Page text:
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Will I lose my house if I file bankruptcy in Nebraska?

Nebraska homestead exemption protects homes in bankruptcyCan I protect the equity in my house in Nebraska if I file bankruptcy?

Normally, the answer is yes, up to $60,000.  But, not everyone qualifies for this exemption.  The bankruptcy homestead exemption law in Nebraska is geared toward protecting families and people 65 years of age or older.   Thus, if you are married and live in the house you are purchasing (or already own) with your spouse, or if you are 65 years of age or more, then you automatically are protected by the Nebraska bankruptcy homestead protection laws.

Additionally, once the right to a bankruptcy homestead exemption is obtained in Nebraska, it is never lost.  For example, if a husband and wife lived in a house together, then they would have become entitled to protect up to $60,000 from their creditors.  If either the husband or the wife dies or moves out of the home (perhaps from divorce), the homestead protection remains in place for the person who still lives there.

A single person raising children (or providing for other qualifying dependants) in the home is also entitled to the Nebraska bankruptcy homestead exemption

The Nebraska homestead protection against creditors and bankruptcy trustees also extends to single people who are currently (or have previously) raised blood related or adopted children in the home.  In other words, a marriage is not necessary to trigger the homestead exemption.  Moreover, the protection extends to an individual who is determined to be the head of family.  In short, this extends protection to Nebraska homeowners who have been determined to be the head of the family.  Who qualifies as the Head of family is defined as follows:

Neb. Rev. Stat. § 40-115. Head of family, defined.

.
The phrase head of a family, as used in sections 40-101 to 40-116, includes
within its meanings every person who has residing on the premises with him or her
and under his or her care and maintenance:

(1) His or her minor child or the minor child of his or her deceased wife or
husband;
(2) A minor brother or sister or the minor child of a deceased brother or
sister;
(3) A father, mother, grandfather, or grandmother;
(4) The father, mother, grandfather, or grandmother of a deceased husband
or wife;
(5) An unmarried sister, brother, or any other of the relatives mentioned in
this section who have attained the age of majority and are unable to take care of or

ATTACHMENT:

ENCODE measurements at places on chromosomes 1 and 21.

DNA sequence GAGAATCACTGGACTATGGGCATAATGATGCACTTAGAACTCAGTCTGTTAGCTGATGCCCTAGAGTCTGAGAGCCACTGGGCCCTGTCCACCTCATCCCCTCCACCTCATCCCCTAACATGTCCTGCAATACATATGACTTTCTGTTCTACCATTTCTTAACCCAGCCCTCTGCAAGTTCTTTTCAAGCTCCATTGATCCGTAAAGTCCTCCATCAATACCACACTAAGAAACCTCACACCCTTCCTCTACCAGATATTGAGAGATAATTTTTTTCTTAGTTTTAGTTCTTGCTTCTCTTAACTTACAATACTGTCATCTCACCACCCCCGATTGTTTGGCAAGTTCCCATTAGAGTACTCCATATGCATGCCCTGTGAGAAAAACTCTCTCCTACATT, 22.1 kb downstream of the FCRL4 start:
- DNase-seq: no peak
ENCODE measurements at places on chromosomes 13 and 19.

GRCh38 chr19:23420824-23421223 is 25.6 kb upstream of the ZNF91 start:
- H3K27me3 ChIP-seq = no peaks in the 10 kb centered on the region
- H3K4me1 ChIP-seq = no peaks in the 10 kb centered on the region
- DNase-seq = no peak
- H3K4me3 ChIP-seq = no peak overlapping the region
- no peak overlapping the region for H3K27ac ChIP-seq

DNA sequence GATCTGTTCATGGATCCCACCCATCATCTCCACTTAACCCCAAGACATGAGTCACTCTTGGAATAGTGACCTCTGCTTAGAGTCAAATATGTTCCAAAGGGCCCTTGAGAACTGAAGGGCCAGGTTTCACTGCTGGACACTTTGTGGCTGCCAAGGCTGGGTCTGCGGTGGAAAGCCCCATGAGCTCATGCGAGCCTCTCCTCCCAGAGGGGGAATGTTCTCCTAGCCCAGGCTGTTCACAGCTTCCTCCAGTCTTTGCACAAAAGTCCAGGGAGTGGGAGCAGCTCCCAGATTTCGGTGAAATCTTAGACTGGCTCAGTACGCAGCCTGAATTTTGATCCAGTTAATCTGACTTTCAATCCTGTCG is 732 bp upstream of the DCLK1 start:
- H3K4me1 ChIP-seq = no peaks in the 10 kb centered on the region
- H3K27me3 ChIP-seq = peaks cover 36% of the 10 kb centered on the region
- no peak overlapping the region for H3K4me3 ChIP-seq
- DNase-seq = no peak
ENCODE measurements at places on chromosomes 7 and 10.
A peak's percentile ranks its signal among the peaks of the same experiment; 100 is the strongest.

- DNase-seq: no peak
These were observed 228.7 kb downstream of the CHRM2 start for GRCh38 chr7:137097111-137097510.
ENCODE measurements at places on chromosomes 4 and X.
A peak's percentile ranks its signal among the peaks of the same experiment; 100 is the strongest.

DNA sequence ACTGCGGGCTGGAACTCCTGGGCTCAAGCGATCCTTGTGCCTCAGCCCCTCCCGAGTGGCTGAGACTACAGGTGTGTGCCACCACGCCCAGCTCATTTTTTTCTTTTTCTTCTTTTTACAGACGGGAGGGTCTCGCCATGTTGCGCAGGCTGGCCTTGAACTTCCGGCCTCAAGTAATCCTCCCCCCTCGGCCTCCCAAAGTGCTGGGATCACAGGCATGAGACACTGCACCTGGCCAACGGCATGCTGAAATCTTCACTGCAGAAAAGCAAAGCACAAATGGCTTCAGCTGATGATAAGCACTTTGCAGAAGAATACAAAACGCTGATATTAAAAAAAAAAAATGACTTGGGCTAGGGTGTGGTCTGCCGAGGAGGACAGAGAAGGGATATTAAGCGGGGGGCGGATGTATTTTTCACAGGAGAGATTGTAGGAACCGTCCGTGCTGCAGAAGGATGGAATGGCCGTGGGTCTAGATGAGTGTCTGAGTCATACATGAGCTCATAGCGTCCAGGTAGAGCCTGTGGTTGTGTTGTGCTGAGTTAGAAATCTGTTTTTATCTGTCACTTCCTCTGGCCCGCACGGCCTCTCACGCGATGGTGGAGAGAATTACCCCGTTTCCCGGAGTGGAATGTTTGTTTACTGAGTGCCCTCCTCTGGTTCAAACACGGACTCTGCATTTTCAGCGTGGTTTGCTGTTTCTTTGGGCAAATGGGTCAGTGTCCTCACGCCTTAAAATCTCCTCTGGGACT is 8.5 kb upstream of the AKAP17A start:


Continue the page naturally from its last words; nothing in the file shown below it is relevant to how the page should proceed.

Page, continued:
support themselves; or
(6) A surviving spouse who resides in property which would have qualified
for a homestead exemption if the deceased spouse were still alive and married to the
surviving spouse.

How does the homestead exemption from creditors work in a bankruptcy?

The homestead exemption applies only to real estate (but mobile homes are covered too if occupied).  By qualifying for this exemption, a person could file bankruptcy and protect up to $60,000 of equity that may exist in their home.  For example, suppose a married couple needs to file a Chapter 7 bankruptcy to deal with a huge credit card problem.  The couple also own a house that they live in worth $130,000 and they still have a mortgage of $80,000.  On paper, therefore, there is $50,000 of equity in the house.  Assuming that the couple qualifies for a Chapter 7 bankruptcy in all other respects (income is not too high, etc), then they could safely file a Chapter 7 bankruptcy, wipe out the credit cards, and still keep their house because there is $60,000 or less of equity in the home.

It is important to know that even if you have more than $60,000 of equity in your home, you can still protect the first $60,000 no matter what.   Using the above example again, suppose that the house is worth $160,000 and the couple still has an $80,000 mortgage.   In this scenario, there would be $80,000 of equity, of which $60,000 would be safe.  The remaining $20,000 of equity (minus hypothetical costs of sale) would be vulnerable in a Chapter 7 bankruptcy, i.e., the Chapter 7 Trustee would either sell the house or want the cash equivalent.  However, using a Chapter 13 bankruptcy, the couple could simply pay back the $20,000 of equity over a 5 year period and still keep the house.

Understanding the ins and outs of the Nebraska homestead exemption law is very important when there is equity in a potential debtor’s home.  Not everyone qualifies and there certainly are danger zones to avoid.  However, a proper understanding of the law and implementing it correctly can be of an enormous relief to a significant number of people.

 

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